GDP growth data was released last week, showing the sharpest quarterly downturn on record, driven by shutdown policies aimed at combatting the spread of the coronavirus. The negative GDP growth, however, was better than expected, with stocks finishing the week slightly higher on positive earnings news. Big tech held the earnings spotlight, with three big tech names (Facebook, Amazon, and Apple) reporting results that were significantly better than expected. Congressional negotiations over a fifth coronavirus relief bill were stalled as Democrats and Republicans struggle to reach terms.
Stocks escaped a busy week of earnings, economic data reports, and the Federal Reserve’s (Fed) policy meeting unscathed, finishing modestly higher and adding to the biggest four-month gain in the S&P 500 since 2009. At the same time, nervousness about the negotiations over the next round of fiscal relief, along with concerns about the sustainability of the rebound, pushed the 10-year yield to its third-lowest closing level on record and the five-year yield to a new record low.
Nevertheless, a fresh look at the three underpinnings of long-term investment returns – the economy, earnings, and monetary policy – reveals that the fundamental backdrop, while fragile, is trending in the right direction, according to analysts. A rebound in economic activity and corporate earnings, along with ongoing monetary-policy stimulus, should provide broad support, but virus concerns and political uncertainties are likely to spark bouts of volatility along the way.
Metals and Mining
Gold continued to trend higher this week breaking its previous all-time high. A weak US dollar and a steady uptick in America’s new COVID-19 cases sent investors to safe havens, ultimately benefiting gold and silver. Poor economic data is painting a bleak picture for economic recovery as many analysts begin to realize the rumored V-shaped recovery will not materialize. The yellow metal started the session firmly planted above US$1,900 per ounce. By mid-week the metal had reached US$1,970 and was still strengthening. Silver also performed positively this week, reaching price territory unseen since 2013. The white metal moved from its Monday start price of US$24.10 per ounce to a seven-year high of US$25.89, prompting many to speculate how high the metal will go. As industrial demand has shrunk, exchange traded fund demand has helped the metal add to its value during the first half of 2020. Platinum faced some challenges this session, which weighed on its ability to lock in gains. A brief mid-week rally saw the price top US$951 per ounce. However, the price faced pressure from declining consumer demand in the auto sector and pulled back. The palladium story was similar this week, as the weakened auto sector continues to grapple with a host of transport and logistical issues. A mid-week high of US$2,2267 per ounce brought the metal back to pre-pandemic levels. The rally then reversed as the price fell below US$2,000. Despite weak economic information from America, copper was able to hold above US$6,400 per tonne this session. The price has continued to strengthen over the last three months thanks to improved demand from China.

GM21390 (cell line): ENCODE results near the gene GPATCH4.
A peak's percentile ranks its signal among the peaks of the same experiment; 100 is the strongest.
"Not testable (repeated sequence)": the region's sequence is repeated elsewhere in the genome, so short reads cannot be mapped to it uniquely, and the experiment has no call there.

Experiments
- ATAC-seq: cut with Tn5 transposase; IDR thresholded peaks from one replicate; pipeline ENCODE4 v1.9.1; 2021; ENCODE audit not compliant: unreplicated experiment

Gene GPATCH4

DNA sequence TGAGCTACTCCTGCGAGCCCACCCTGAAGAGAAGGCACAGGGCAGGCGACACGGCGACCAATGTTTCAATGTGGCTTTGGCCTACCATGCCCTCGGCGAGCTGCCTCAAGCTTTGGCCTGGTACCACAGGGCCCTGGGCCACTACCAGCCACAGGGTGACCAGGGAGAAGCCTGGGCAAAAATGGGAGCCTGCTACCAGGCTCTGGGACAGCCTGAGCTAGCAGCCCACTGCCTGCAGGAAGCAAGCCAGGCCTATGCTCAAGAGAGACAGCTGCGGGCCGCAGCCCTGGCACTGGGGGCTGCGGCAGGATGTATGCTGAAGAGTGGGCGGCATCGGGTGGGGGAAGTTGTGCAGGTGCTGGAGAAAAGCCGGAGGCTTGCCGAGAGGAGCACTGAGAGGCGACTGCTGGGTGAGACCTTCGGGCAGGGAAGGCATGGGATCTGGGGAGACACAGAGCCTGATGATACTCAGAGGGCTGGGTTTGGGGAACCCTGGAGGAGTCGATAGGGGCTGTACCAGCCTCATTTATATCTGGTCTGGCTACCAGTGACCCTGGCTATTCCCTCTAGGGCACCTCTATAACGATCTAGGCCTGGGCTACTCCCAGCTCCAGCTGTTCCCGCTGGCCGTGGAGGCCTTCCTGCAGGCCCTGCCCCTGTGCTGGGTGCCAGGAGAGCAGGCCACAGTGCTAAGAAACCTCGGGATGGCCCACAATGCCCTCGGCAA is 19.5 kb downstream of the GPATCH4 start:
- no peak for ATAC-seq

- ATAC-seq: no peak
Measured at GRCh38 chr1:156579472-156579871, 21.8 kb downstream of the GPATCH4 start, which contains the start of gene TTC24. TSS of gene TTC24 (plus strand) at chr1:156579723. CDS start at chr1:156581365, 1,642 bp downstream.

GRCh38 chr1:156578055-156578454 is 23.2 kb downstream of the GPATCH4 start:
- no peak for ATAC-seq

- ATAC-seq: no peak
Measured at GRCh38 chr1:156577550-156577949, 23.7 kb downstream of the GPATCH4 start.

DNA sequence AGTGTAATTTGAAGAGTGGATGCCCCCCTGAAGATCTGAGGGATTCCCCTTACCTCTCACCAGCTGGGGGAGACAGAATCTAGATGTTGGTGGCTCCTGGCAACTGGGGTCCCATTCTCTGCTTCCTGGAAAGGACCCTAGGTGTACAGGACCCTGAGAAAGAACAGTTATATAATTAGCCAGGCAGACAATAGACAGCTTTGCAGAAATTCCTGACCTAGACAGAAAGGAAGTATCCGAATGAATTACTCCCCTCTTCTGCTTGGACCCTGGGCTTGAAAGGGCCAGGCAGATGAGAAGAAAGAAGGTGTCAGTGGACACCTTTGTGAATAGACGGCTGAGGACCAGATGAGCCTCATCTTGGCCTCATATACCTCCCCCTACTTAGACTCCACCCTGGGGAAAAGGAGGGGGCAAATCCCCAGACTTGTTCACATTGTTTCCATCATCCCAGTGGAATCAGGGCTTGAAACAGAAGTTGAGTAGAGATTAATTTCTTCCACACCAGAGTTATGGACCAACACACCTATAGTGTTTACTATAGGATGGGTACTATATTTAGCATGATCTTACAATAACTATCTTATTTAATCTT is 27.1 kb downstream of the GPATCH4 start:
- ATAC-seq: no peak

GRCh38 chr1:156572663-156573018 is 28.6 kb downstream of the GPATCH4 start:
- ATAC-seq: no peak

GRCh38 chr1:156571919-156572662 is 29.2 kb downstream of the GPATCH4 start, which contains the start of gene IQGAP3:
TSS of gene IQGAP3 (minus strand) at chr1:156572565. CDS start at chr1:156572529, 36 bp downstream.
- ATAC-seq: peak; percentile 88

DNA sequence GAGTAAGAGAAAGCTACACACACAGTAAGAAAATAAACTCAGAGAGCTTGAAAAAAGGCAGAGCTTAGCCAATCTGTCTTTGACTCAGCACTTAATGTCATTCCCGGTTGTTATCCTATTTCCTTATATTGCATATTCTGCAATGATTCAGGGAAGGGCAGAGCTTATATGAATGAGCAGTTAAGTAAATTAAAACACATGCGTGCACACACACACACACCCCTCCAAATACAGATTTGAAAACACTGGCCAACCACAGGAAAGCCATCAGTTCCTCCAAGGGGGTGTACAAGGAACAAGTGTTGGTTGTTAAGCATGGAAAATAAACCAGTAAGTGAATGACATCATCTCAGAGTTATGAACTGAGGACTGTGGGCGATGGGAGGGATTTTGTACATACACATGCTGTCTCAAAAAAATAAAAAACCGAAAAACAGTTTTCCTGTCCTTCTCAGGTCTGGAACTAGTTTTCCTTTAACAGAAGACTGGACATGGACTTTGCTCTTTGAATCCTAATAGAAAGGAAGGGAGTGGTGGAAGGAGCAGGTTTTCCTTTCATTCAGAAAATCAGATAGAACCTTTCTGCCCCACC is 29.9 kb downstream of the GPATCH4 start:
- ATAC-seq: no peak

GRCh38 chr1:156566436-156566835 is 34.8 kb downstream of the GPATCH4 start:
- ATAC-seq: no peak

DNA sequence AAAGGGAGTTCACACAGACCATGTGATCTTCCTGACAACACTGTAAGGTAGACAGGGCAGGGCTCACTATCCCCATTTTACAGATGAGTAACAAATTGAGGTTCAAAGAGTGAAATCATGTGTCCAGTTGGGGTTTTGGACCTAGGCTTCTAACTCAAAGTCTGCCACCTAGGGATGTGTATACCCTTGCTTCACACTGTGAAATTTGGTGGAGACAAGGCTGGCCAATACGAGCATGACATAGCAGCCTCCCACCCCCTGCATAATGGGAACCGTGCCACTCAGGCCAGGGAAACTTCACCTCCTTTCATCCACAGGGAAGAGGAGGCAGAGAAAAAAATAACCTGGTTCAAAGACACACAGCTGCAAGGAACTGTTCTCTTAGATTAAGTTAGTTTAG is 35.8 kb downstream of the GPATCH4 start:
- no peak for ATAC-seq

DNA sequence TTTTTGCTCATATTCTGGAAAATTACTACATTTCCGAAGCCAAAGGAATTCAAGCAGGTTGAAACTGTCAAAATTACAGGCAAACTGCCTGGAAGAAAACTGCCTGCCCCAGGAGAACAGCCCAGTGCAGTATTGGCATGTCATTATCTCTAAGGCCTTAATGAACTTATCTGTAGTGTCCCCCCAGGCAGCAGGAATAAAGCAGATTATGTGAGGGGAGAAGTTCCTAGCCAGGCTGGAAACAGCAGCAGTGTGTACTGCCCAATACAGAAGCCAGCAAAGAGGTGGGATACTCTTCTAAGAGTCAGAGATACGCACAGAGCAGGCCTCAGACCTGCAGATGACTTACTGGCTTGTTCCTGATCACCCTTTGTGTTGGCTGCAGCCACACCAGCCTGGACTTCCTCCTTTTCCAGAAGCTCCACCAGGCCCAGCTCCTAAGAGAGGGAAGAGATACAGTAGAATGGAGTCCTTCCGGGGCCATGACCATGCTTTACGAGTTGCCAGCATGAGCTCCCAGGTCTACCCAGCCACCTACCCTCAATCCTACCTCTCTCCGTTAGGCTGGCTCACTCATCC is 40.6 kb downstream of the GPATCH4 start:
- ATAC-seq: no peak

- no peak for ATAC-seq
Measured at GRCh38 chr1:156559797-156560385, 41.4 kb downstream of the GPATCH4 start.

Zinc edged higher this week to a six-month despite surplus levels rising at the London Metals Exchange warehouse. The stockpile may weigh on prices later in the quarter, however for now investors continue to believe in the sector. Zinc was valued at US$2,275 per tonne on Friday. Nickel prices continue to fell pressure. A 1.8 percent price slip mid-week brought the metal to US$13,470 per tonne. Lead made some minor gains over the five-day period. Despite edging higher lead is still 18.7 percent off its year-to-date high of US$2,265 per tonne and expected to face continued headwinds from the demand side.
Energy and Oil